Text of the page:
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Scale of Air Attack - The bombing oi Germany this_ week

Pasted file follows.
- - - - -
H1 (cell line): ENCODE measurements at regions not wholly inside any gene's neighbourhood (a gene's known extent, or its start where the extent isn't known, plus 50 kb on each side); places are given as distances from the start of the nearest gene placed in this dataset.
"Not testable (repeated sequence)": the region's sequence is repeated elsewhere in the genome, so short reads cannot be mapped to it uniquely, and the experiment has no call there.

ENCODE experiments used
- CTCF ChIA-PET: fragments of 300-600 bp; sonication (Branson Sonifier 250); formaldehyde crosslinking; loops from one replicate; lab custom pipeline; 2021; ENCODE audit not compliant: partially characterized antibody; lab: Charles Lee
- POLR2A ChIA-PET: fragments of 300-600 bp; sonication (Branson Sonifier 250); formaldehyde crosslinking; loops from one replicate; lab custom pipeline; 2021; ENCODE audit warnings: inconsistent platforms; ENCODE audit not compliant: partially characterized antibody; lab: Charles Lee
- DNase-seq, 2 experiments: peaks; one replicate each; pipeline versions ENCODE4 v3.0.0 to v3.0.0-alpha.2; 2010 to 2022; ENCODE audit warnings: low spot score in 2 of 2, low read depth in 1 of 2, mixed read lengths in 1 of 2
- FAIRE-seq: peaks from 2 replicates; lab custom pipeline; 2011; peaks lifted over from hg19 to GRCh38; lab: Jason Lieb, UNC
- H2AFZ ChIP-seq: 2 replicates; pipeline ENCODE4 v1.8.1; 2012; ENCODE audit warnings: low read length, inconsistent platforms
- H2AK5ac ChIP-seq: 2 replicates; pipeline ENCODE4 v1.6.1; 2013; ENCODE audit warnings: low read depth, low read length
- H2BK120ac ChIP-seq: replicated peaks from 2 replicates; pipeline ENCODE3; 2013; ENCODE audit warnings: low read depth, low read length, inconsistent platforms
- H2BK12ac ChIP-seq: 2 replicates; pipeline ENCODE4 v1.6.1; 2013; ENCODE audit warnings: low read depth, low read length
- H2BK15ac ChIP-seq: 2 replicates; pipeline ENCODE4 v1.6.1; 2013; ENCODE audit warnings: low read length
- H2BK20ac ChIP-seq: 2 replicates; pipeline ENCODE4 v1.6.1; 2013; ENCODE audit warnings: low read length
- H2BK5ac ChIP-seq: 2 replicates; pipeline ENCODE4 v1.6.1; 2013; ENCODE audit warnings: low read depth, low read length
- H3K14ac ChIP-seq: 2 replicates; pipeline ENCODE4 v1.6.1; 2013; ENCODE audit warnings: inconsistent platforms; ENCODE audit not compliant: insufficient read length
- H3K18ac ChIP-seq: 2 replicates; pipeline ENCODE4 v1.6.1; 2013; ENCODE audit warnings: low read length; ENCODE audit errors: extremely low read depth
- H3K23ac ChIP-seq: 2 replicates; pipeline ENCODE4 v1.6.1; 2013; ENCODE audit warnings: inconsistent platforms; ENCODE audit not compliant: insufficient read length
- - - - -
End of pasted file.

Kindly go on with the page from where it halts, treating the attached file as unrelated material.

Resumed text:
sets a new standard for the weight of our air-attack. Not only did Saturday night's raid on Hamburg and Sunday night's on Essen break all records by each discharging over 2,000 tons of bombs on its target, but the imme- diate follow-up at Hamburg by a heavy American day-raid, succeeded in turn by more R.A.F. raiding at night, including the deadly attack of Tuesday-Wednesday, must have greatly increased the effect of paralysing the efforts of firemen and salvage parties. We shall never know till we occupy Germany just how much damage our raids have done ; for while our photographs told the truth, it is always less than the truth, and what we have regularly found when we occupied enemy sites in Africa and Sicily justifies our assuming that the understatement is considerable. Such a phenomenon as the discharge of 2,3oo tons of explosives and incendiaries over a limited built-up arza within fifty minutes has no sort of parallel or precedent in history. The heaviest of the raids on London, terrible as they seemed to us at the time, were by comparison quite small affairs. It is impossible to estimate the reduction of German war- potential as anything less than enormous and after all it is on war-potential more than on anything else that Germany's fighting success has been ba3ed in both the two Great Wars. Meantime, thanks to the vast American production, the scale can still rise. It is over twice what it was a year ago ; a year hence, if the war still requires it, it will be twice as much again.